One day, I asked my mother to be my reinforcement so I could shop for some clothing for our ever-growing children at a local mall. As my reinforcement, she could watch at least one kid; I could watch the other and the third could be strapped in a stroller. It was the perfect plan, after all, James was only 3, Jessica was 2 and Julia was 6 months old. How hard could this be?
Off we went to the mall and for the first half and hour the plan worked as a charm. Then, it happened. As I shuffled through the endless sales racks of a department store, the sound of silence simultaneously startled and frightened me. I had already learned the hard way that silence in a house with young children should enact fear in my heart. Just a few weeks earlier, I was pleasantly surprised that my children were playing so nicely in their room while the baby was asleep. I was proud of myself for having raised such obedient children and impressed with the silence of the house. Some little voice inside of my head told me that I was fooling myself, so I went to the children’s room to prove the voice wrong. Instead I found my two precious children feeding the baby M&M’s in her crib with chocolate all over the white furniture and sheets. Of course she was quiet; she was getting her first chocolate fix!
My children trained me well, silence meant danger. So, I called out in panic for my mother who was chasing down our very active son from between the clothes hanging on the rack. To him, the clothes were his personal hiding place and knocking down a few dozen of them at a time and watching grandma pick them up. This was just part of his fun for the day. Next, I checked the stroller to find Julia who was quietly sleeping, probably still coming down from her chocolate high a few weeks ago. (By the way, I never did tell our Pediatrician that story, so do not blow it for me; he still thinks I am a good parent!) Then I called for Jessica. No response. I called again. No response. And again and again and with each attempt my voice got louder and more frightened, still no response. The doom of silence had settled into my heart once again.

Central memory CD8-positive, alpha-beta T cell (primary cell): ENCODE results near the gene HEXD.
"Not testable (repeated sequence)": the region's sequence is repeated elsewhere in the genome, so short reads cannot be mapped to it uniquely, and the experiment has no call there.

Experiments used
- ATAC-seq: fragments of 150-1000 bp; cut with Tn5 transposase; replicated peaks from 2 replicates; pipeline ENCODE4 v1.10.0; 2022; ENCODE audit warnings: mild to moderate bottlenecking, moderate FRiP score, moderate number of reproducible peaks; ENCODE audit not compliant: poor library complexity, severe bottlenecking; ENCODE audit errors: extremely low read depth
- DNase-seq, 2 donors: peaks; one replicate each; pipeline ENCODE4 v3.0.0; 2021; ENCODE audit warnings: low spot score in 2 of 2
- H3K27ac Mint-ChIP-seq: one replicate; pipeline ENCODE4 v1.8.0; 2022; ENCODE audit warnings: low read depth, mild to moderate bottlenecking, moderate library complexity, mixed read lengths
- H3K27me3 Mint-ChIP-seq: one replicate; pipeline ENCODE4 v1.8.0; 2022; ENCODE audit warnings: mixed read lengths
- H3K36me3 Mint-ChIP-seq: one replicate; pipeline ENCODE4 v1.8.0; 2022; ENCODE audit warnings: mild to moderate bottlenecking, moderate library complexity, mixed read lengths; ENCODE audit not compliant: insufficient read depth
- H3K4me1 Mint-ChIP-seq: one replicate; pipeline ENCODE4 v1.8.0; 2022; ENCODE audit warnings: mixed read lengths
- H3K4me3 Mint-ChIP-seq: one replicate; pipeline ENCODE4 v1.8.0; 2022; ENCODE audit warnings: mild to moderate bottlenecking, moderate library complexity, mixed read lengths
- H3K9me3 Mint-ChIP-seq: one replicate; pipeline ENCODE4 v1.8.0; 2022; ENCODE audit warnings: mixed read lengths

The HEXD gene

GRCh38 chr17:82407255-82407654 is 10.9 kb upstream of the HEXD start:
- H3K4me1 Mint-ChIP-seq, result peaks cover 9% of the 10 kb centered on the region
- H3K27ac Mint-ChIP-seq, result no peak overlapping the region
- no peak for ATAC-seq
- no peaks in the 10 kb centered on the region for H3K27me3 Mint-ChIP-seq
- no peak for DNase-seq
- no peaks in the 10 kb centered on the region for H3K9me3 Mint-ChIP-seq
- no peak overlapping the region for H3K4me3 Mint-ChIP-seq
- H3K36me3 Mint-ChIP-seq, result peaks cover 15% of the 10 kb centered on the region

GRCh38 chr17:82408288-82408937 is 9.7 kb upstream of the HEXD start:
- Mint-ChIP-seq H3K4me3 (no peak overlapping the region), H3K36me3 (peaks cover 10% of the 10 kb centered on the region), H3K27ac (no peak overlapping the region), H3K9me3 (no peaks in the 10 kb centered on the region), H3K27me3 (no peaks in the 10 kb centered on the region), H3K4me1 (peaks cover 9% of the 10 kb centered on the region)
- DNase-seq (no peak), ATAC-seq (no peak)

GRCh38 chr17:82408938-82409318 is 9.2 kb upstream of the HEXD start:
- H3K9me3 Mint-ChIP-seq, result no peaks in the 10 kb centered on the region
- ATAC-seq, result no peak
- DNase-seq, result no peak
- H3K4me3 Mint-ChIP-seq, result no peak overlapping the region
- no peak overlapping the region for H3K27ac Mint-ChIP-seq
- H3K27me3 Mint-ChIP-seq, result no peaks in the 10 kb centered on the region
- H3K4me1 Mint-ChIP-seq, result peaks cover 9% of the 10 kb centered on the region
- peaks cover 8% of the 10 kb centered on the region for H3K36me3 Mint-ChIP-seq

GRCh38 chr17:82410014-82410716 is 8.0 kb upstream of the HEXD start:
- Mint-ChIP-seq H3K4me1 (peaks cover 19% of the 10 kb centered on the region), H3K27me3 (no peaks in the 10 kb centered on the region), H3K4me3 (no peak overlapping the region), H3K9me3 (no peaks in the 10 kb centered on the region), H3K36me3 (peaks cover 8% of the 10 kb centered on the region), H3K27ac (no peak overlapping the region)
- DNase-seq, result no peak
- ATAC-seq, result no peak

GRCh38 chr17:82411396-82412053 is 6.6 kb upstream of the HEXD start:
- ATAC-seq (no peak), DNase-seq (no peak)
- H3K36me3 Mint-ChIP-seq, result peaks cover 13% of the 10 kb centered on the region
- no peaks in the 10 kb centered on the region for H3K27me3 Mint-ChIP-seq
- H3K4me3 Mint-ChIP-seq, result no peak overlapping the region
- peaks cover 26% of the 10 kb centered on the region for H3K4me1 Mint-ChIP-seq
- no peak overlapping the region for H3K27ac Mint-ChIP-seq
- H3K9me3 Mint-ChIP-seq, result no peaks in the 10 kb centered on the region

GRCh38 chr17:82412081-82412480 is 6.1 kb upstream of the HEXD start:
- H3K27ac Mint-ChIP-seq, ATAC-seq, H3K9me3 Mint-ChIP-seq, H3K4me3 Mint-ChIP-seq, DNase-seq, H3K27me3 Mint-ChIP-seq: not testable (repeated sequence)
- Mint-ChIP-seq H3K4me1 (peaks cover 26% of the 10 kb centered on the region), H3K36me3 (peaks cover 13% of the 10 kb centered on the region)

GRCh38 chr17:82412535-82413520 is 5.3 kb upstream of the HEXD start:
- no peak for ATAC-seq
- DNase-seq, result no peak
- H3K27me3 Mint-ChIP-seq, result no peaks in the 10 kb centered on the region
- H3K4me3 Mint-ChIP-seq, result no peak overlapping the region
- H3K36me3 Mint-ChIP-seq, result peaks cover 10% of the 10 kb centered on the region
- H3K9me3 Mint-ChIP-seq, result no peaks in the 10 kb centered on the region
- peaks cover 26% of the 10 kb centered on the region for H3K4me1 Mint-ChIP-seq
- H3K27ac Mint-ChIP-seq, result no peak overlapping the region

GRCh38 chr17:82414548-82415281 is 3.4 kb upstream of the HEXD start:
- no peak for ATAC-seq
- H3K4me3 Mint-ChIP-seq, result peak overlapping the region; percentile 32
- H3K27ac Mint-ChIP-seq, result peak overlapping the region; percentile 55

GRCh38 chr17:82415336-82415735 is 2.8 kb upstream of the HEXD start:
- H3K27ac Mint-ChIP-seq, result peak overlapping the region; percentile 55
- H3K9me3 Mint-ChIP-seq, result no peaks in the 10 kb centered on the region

Before I knew it, a very nervous sales associate appeared next to me (most likely because I was screaming too loudly) and asked if she could help. I’m not sure what I said but within minutes there were security guards on walky-talkies asking me for a picture. I’m crying and totally useless at this point while still screaming Jessica’s name. Five minutes later, the store was in lock down mode and the mall security was notified. They even began procedures to lock down the entire mall!
In a weird impulse, I began running from one department to another aimlessly lifting all of the clothes from the circular racks to see if I could find Jessica. The sales associate and security guards, desperate to do something and hoping for the best joined me in the task. A few moments later one of the security guards lifted some clothes from the rack, calling my name. He asked me if the little girl hiding in the racks was Jessica. Thank God, it was. After holding her and crying for about 10 minutes, I asked her why she didn’t come to me when I called her. She said, “I was afraid.” “What were you afraid of?” I asked. “I did something bad. I was afraid.”
What are you hiding from? Do you find yourself busy without knowing how you got there? Do you have a new best friend almost every year? Are you afraid to remember your childhood? Can you forgive others but not yourself? Are you active in church but have not grown spiritually in years? Would you call yourself beautiful? Are you insecure in almost every environment but no one knows it?
We all hide from time to time because we are afraid. Yet in those very moments of hiding our full potential is waiting to be discovered.